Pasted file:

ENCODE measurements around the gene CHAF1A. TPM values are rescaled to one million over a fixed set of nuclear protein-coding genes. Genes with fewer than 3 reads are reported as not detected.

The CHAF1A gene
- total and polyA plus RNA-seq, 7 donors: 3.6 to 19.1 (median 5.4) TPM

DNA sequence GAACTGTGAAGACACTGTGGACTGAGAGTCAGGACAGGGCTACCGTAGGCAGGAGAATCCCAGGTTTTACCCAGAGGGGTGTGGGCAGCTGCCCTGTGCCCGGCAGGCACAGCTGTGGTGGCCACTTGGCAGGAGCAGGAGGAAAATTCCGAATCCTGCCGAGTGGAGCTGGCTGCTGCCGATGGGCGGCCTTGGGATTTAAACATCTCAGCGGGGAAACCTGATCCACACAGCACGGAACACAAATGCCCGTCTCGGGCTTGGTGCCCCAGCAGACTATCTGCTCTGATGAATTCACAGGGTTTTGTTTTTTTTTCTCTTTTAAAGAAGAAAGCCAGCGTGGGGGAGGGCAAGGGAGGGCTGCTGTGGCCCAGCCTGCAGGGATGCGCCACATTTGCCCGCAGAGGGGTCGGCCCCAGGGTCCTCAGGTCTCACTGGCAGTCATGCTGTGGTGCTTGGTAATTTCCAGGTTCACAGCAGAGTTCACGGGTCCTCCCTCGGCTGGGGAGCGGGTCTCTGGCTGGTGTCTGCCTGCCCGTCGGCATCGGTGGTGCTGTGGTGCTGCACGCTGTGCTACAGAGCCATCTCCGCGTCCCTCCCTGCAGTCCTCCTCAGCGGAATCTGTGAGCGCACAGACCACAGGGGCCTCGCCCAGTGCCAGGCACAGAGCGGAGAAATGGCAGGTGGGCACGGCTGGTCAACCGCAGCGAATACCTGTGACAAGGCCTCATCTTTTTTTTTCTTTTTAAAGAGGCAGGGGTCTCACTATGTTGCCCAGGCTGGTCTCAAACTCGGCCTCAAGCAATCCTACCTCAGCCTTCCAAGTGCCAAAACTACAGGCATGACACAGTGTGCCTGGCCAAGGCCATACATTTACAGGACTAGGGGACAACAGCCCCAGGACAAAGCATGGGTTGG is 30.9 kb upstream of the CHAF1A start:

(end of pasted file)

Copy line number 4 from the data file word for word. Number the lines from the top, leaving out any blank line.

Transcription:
DNA sequence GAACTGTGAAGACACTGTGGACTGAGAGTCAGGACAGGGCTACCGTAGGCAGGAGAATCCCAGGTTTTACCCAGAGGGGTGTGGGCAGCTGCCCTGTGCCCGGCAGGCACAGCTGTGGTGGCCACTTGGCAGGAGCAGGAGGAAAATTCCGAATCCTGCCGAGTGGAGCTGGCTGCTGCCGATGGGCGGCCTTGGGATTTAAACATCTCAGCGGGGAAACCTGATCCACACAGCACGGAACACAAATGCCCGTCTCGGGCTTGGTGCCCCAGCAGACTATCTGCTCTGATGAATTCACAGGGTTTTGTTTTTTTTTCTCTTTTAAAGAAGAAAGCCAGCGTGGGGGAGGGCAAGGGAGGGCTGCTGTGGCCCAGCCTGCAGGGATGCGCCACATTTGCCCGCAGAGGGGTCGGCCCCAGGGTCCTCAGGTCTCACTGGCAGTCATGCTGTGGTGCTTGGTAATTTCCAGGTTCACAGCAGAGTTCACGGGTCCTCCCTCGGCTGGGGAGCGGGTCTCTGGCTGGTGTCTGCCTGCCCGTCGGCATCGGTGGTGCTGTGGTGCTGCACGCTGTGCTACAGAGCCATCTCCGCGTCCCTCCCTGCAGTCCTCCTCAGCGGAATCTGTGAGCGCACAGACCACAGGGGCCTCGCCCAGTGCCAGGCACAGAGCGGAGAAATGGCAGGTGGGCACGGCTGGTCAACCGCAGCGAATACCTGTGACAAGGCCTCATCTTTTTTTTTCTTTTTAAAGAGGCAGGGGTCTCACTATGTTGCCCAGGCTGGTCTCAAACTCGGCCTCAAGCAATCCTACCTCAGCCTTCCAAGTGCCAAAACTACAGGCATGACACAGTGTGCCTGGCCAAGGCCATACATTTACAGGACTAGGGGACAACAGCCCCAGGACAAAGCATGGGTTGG is 30.9 kb upstream of the CHAF1A start: